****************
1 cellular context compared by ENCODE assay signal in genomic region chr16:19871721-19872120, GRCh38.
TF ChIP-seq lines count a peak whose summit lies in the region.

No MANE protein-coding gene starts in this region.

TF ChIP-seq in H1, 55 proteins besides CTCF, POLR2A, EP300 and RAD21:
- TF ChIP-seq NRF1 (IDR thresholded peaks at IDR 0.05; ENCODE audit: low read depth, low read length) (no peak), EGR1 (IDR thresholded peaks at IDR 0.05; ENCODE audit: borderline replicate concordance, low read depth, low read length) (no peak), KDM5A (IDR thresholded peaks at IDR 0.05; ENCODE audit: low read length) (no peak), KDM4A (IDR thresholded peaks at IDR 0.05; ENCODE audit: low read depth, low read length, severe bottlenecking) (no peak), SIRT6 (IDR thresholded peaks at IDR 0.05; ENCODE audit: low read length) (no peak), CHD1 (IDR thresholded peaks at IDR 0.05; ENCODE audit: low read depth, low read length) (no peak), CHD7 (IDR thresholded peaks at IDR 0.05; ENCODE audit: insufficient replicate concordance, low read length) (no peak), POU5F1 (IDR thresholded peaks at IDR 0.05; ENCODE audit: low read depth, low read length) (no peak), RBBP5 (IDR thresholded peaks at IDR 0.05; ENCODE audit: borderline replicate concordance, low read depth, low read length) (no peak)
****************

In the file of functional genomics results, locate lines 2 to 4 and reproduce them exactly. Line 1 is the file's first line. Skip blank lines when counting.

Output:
TF ChIP-seq lines count a peak whose summit lies in the region.

No MANE protein-coding gene starts in this region.

TF ChIP-seq in H1, 55 proteins besides CTCF, POLR2A, EP300 and RAD21: